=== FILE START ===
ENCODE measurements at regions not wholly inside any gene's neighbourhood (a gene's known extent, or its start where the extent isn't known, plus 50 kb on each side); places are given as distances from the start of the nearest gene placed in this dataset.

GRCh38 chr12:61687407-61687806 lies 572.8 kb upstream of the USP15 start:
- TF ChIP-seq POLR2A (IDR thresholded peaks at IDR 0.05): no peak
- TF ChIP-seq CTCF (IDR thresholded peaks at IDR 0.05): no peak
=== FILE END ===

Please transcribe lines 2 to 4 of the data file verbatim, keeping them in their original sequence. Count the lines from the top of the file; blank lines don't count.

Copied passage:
GRCh38 chr12:61687407-61687806 lies 572.8 kb upstream of the USP15 start:
- TF ChIP-seq POLR2A (IDR thresholded peaks at IDR 0.05): no peak
- TF ChIP-seq CTCF (IDR thresholded peaks at IDR 0.05): no peak